Genome-wide cooperation by histone acetyl transferase Gcn5, remodeler SWI/SNF, and chaperone Ydj1 in promoter nucleosome eviction and transcriptional activation

We investigated the mechanism of promoter nucleosome eviction by analyzing the effects of mutations in one or more chromatin remodeling complexes, histone acetyltransferase (HAT) complexes, or histone chaperone on eviction of histone H3 at the hundreds of genes in the Gcn4 transcriptome during their induction by Gcn4. By conventional chromatin immunoprecipitation analysis (ChIP) of four canonical Gcn4 target genes, ARG1, HIS4, ARG4, and CPA2, we excluded a requirement for several co-factors implicated previously at other genes (e.g., Asf1, Nap1, RSC) and implicated the remodeler SWI/SNF (Snf2), HAT Gcn5, and Hsp70 co-chaperone Ydj1 in nucleosome eviction at these Gcn4 target genes. Expanding our analysis genome-wide by H3 ChIP-Seq, we found that Snf2, Gcn5, and Ydj1 collaborate in evicting H3 from the –1 and +1 promoter nucleosomes and intervening nucleosome-depleted region (NDR) at a large fraction of the Gcn4 transcriptome. We found that the three cofactors function similarly at virtually all yeast promoters. Surprisingly, however, defective H3 eviction in co-factor mutants was coupled with reduced transcription (Pol II densities measured by Rpb3 ChIP-Seq) for only a subset of genes, which included the induced Gcn4 transcriptome and the most highly expressed subset of constitutively expressed yeast genes. In fact, the most weakly expressed genes displayed higher transcription than other genes in response to global attenuation of nucleosome eviction. We thus established that steady-state eviction of promoter nucleosomes is required for maximal transcription of highly expressed genes and that Gcn5, Snf2, and Ydj1 function broadly in this step of gene activation, but we discovered unexpectedly that some other aspect of transcriptional activation is more generally rate-limiting for transcription of most genes in amino acid–deprived yeast.


  1. Zhang F, Saini AK, Shin BS, Nanda J, Hinnebusch AG. Conformational changes in the P site and mRNA entry channel evoked by AUG recognition in yeast translation preinitiation complexes. Nucleic Acids Res 2015;43:2293-2312.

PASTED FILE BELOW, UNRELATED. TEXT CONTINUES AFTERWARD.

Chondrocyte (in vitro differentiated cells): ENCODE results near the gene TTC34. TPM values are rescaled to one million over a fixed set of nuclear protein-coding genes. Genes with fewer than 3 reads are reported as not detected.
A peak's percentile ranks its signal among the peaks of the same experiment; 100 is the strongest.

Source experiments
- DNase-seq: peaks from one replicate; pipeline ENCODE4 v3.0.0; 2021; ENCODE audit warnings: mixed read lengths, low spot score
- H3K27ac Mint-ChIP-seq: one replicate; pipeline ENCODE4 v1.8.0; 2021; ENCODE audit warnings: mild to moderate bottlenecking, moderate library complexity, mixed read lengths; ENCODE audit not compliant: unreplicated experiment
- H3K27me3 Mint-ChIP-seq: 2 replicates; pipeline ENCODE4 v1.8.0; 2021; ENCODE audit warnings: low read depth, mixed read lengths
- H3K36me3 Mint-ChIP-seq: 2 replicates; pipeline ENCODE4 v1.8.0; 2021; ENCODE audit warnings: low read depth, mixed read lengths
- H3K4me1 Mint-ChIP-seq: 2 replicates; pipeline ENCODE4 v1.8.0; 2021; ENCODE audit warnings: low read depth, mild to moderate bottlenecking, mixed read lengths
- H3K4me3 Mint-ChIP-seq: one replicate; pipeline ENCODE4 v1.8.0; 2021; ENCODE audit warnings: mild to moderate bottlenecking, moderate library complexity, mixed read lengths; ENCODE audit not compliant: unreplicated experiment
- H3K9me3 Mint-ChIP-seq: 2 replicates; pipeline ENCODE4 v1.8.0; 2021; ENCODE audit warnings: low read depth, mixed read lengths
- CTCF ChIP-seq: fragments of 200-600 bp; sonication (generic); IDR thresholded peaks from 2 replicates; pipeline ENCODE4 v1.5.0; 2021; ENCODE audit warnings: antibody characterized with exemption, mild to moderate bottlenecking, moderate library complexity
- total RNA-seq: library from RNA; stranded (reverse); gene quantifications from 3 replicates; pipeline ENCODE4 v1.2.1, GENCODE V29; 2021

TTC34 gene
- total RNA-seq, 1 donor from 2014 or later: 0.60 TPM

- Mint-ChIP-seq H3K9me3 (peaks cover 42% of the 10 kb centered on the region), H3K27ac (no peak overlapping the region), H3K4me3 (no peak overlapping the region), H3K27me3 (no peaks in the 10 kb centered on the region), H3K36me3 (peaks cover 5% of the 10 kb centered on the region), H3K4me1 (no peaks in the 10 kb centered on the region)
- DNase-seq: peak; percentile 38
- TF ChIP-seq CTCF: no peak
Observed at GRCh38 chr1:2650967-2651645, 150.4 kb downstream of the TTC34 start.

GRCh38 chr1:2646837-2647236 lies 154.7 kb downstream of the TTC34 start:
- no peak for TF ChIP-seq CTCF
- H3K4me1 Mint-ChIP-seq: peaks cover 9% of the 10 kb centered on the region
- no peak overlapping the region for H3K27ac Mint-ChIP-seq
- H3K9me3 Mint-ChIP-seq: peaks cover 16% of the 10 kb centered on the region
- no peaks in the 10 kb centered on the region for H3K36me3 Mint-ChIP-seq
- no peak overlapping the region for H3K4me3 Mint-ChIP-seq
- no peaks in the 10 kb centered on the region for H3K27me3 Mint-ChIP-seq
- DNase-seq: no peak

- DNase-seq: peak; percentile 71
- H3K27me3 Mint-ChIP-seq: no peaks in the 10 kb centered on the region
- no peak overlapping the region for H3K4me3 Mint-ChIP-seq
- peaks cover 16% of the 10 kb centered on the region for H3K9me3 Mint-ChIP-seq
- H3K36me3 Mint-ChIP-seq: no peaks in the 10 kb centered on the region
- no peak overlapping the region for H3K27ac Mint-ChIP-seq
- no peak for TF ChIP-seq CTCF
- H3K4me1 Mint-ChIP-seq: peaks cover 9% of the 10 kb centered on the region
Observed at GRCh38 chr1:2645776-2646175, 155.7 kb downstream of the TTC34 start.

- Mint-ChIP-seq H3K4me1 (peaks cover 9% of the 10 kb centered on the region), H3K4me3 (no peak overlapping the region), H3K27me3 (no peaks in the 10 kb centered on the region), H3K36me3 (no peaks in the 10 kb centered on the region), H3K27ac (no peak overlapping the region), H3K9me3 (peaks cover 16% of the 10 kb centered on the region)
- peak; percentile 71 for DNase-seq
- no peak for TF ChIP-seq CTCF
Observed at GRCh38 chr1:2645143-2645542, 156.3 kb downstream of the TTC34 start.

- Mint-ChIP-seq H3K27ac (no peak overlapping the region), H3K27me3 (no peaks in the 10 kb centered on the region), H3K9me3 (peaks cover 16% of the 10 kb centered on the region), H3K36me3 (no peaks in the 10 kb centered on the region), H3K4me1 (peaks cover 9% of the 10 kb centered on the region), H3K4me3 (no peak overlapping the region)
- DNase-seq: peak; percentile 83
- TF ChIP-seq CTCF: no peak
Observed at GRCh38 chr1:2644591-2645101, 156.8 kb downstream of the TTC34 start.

2. Sen ND, Zhou F, Ingolia NT, Hinnebusch AG. Genome-wide analysis of translational efficiency reveals distinct but overlapping functions of yeast DEAD-box RNA helicases Ded1 and eIF4A. Genome Res 2015;25:1196-1220.
  3. Young DJ, Guydosh NR, Zhang F, Hinnebusch AG, Green R. Rli1/ABCE1 recycles terminating ribosomes and controls reinitiation in 3’UTRs in vivo. Cell 2015;162:872-884.
  4. Llacer JL, Hussain T, Marler L, Aitken CE, Thakur A, Lorsch JR, Hinnebusch AG. Conformational differences between open and closed states of the eukaryotic translation initiation complex. Mol Cell 2015;59:399-412.
  5. Qiu H, Chereji RV, Hu C, Cole HA, Rawal Y, Clark DJ, Hinnebusch AG. Genome-wide cooperation by HAT Gcn5, remodeler SWI/SNF, and chaperone Ydj1 in promoter nucleosome eviction and transcriptional activation. Genome Res 2016;26:211-225.
  6. Sen ND, Zhou F, Harris MS, Ingolia NT, Hinnebusch AG. eIF4B stimulates translation of long mRNAs with structured 5' UTRs and low closed-loop potential but weak dependence on eIF4G. Proc Natl Acad Sci USA 2016;113:10464-10472.


  • Katsura Asano, PhD, Kansas State University, Manhattan, KS
  • David Clark, PhD, Section on Chromatin and Gene Expression, NICHD, Bethesda, MD
  • Rachel Green, PhD, The Johns Hopkins University School of Medicine, Baltimore, MD
  • Nicholas Ingolia, PhD, University of California Berkeley, Berkeley, CA
  • Jon Lorsch, PhD, Laboratory on the Mechanism and Regulation of Protein Synthesis, NICHD, Bethesda, MD
  • Venkatraman Ramakrishnan, PhD, MRC Laboratory of Molecular Biology, Cambridge, UK
  • Gerhard Wagner, PhD, Harvard Medical School, Boston, MA